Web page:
Abstracts for Keynote speakers presentations can be found here
Christophe Guinet, currently Directeur de Recherche at the Centre d’Etude Biologique de Chizé-CNRS, France has been undertaking research in the field of marine biology for over 20 years, specialising in the behavioural and foraging ecology of marine mammals. His research in this field began in 1987, when he spent one year in British Columbia, Canada investing the ecology of killer whales. In 1991, he completed his PhD on the behavioural ecology of the Crozet Archipelago killer whales, and then undertook a two-year contract at Oceanopolis, Brittany, to investigate the ecology of bottlenose dolphins and grey seals occurring in the Molène Archipelago. In 1993, he obtained a research position in the seabird and marine mammal research group at CEBC-CNRS focused on understanding the consequences of environmental variability on the foraging and breeding performances of top marine predators, in particular marine mammals. To achieve this goal he is implementing multidisciplinary approaches relying on the use of a broad variety of loggers. Christophe is currently in charge of the French contribution to the international programs Southern Elephant seal as Ocean Samplers (SEaOS) and Marine Mammal Ocean Explorer- Pole to Pole (MEOP), in which over 100 SMRU CTD SRDLs have been deployed between 2003 and 2010, on both male and female southern elephant seals that use Kerguelen for breeding and moulting. He played a key role, with the SMRU engineer in developing the latest generation of seal oceanographic tags incorporating fluoremeter or oxygen sensors. Foraging success of these elephant seals is assessed by a number of methods relying on fine scale analyses on Argos-GPS track, dive, light and/or accelerometers data. On a more applied side he is involved in studying the operational interaction of killer whales and sperm whales with the demersal long line fishing of Patagonian tooth fish. He has published over 100 scientific papers, and supervised 3 post-doc, 18 PhD and 24 master students.
Sascha Hooker is a marine ecologist at the Sea Mammal Research Unit at the University of St Andrews, UK. Sascha has been involved in research into the ecology and conservation of marine mammals since 1993. She has three main areas of research: the interaction between marine mammal behaviour and the surrounding environment, the application of this to map and protect productive ocean areas, and the physiological mechanisms underpinning diving behaviour. Sascha received her PhD in 1999 from Dalhousie University, Canada, where she studied the foraging ecology of northern bottlenose whales. She then obtained a post-doctoral fellowship with the British Antarctic Survey working on Antarctic fur seals in South Georgia, and most recently a Royal Society Dorothy Hodgkin Fellowship at the University of St Andrews. She has had a long interest in Biologging, from the trials of trying to attach TDRs to northern bottlenose whales, to the tribulations of using prototype oceanographic and digital camera tags on Antarctic fur seals.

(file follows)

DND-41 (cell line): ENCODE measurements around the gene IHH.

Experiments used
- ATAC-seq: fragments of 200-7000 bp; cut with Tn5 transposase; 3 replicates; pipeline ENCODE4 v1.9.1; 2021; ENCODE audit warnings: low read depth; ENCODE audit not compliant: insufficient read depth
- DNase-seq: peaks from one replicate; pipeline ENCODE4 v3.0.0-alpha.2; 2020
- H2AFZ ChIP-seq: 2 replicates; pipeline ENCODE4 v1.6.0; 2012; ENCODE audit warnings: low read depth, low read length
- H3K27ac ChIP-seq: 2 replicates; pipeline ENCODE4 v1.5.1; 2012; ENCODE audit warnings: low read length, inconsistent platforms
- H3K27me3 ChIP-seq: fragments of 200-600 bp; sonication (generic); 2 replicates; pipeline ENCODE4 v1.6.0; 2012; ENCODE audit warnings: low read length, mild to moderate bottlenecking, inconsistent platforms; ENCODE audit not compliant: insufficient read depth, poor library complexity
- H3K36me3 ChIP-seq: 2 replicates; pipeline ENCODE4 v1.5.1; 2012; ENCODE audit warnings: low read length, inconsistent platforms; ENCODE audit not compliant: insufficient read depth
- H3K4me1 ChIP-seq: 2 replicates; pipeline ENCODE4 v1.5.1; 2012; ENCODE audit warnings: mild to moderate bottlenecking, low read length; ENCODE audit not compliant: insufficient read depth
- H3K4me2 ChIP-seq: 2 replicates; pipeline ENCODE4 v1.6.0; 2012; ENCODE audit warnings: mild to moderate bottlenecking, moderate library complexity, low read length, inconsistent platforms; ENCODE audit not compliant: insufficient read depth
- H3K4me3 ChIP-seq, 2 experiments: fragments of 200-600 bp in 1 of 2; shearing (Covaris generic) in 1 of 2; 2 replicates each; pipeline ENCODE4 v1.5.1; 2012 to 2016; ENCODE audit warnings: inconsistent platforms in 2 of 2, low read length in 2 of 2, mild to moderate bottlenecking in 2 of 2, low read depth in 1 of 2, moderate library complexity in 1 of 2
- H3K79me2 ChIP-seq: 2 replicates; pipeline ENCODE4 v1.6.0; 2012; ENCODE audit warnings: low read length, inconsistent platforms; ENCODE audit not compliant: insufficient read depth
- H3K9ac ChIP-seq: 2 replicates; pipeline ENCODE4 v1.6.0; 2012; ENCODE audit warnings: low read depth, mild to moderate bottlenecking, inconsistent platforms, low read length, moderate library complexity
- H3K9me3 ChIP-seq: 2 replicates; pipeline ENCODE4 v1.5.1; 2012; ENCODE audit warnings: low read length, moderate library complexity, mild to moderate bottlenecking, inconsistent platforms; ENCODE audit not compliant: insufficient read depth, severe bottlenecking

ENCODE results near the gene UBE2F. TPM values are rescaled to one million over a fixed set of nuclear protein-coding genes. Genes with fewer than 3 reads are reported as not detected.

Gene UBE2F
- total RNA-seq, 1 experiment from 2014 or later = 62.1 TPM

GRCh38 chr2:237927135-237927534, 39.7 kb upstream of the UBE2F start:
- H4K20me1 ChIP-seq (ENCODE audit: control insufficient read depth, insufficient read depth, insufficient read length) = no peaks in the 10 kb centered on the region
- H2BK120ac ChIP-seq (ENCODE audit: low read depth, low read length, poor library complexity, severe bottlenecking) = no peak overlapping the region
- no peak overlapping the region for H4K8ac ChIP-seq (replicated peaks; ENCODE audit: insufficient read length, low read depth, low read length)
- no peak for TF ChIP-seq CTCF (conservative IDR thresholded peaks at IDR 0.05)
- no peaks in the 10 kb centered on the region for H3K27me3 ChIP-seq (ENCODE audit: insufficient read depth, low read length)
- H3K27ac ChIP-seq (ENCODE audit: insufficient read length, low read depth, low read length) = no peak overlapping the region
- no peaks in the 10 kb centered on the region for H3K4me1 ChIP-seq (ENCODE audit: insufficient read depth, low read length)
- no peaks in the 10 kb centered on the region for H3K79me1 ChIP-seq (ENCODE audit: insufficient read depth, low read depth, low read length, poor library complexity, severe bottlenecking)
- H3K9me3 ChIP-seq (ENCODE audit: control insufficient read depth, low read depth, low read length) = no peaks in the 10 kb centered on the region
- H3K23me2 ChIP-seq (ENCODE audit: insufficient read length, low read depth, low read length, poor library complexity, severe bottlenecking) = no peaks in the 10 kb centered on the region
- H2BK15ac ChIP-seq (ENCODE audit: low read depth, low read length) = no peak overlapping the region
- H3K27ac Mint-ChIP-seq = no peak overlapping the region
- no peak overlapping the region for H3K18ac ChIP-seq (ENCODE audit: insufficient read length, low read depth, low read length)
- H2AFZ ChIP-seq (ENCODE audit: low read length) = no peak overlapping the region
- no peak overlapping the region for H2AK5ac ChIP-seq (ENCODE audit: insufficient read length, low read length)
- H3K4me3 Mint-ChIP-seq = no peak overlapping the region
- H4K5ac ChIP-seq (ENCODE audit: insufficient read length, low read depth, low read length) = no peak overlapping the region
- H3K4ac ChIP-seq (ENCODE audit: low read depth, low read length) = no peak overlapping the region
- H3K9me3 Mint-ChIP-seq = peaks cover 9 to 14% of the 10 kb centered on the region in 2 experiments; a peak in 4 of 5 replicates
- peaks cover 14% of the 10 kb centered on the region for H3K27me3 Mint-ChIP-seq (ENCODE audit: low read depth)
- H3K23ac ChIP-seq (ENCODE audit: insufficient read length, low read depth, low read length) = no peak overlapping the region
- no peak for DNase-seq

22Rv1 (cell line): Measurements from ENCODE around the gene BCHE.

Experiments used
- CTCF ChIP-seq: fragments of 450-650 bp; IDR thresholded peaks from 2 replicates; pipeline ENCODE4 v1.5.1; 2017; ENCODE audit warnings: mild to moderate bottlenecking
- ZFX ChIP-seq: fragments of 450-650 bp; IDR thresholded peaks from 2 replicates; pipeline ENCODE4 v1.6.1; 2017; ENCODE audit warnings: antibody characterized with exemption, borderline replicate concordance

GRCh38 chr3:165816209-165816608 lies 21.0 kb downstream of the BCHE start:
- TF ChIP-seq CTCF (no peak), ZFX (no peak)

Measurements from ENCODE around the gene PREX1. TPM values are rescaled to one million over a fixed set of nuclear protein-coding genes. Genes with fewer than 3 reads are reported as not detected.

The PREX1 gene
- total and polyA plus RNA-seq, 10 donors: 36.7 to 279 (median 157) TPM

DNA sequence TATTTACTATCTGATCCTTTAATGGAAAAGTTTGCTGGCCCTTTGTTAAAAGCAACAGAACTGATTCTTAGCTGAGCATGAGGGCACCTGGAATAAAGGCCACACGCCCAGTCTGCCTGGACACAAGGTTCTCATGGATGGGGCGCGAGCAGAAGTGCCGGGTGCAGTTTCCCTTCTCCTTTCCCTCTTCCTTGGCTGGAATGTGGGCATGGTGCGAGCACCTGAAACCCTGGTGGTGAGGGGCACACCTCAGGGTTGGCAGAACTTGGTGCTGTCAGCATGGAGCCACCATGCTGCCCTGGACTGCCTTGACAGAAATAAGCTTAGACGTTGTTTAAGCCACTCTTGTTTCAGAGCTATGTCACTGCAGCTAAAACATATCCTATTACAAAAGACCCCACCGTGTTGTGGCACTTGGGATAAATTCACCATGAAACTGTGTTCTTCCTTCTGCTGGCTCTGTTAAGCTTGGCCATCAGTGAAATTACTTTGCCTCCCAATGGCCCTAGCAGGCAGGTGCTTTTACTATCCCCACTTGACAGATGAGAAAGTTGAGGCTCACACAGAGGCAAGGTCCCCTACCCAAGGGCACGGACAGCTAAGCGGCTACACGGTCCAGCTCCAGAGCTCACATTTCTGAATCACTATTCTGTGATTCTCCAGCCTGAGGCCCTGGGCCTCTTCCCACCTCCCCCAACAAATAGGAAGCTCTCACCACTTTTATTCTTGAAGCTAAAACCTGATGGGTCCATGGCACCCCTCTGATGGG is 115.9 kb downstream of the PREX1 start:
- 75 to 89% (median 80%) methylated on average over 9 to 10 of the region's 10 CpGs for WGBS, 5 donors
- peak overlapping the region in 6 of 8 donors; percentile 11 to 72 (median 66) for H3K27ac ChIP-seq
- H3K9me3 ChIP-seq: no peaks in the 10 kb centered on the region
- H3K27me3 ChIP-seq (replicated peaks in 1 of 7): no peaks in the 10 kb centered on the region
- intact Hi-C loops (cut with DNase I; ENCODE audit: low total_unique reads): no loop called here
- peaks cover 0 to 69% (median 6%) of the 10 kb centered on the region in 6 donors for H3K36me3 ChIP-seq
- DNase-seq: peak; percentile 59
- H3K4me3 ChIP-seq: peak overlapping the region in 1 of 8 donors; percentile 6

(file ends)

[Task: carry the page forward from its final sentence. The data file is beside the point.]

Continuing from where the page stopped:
Dr Ian Jonsen is a quantitative ecologist at Dalhousie University. He is the leader of a lab that studies the role that movement behaviour plays in shaping the population ecology of marine predators. His research focus is on understanding the movement behaviours and distribution of marine predators through the application of state-space models and related analytical methods that reveal hidden patterns in noisy electronic tracking data. The rapid advancement of electronic tracking and remote sensing technologies has yeilded an impressive array of studies that provide important insight into the movements, habitat use and distribution of predators in the continental shelf and open ocean relams. Knowledge of relationships between predator movements and physical ocean processes is lacking but essential for understanding distribution, for informing management policy and conservation programs, and for predicting responses to climate change. Ian was one of the principal investigators on the Census of Marine Life project Future of Marine Animal Populations (FMAP) and he is currently co-investigator on the Ocean Tracking Network (OTN) project, which is conducting the world's most comprehensive and revolutionary examination of marine life and ocean conditions, and how they are changing as the Earth warms.
Graham Robertson is a seabird ecologist at the Australian Antarctic Division. After spending half his working life as a botanist in arid Australia he switched to seabirds in the late 1980s when he completed an overwintering study on emperor penguins near Mawson station, Antarctica. Attracted by the conservation imperative, in the early 1990s he broadened his horizons to include research with longline fishing industries on methods to reduce their impact on migratory seabirds. His principal endevour is to develop science-based solutions to the problem of seabird mortality in longline fisheries and embed findings in conservation measures/regulation. He has conducted research on all the longline fishing methods in the world that endanger seabirds - demersal autoline, demersal Spanish system and pelagic. In 2004 he was awarded a Pew Fellowship to research seabird avoidance methods with the Spanish method of deep water longlining. In 2007 he switched to pelagic longline fisheries. He has completed numerous experiments to expedite gear sink rates and is currently working with an Australian engineering company to develop an underwater bait setting system for tuna and swordfish fisheries. That research will come to a head in the spring of 2010 when he will complete a proof-of-concept experiment off Uruguay under worse-case scenario conditions for seabirds.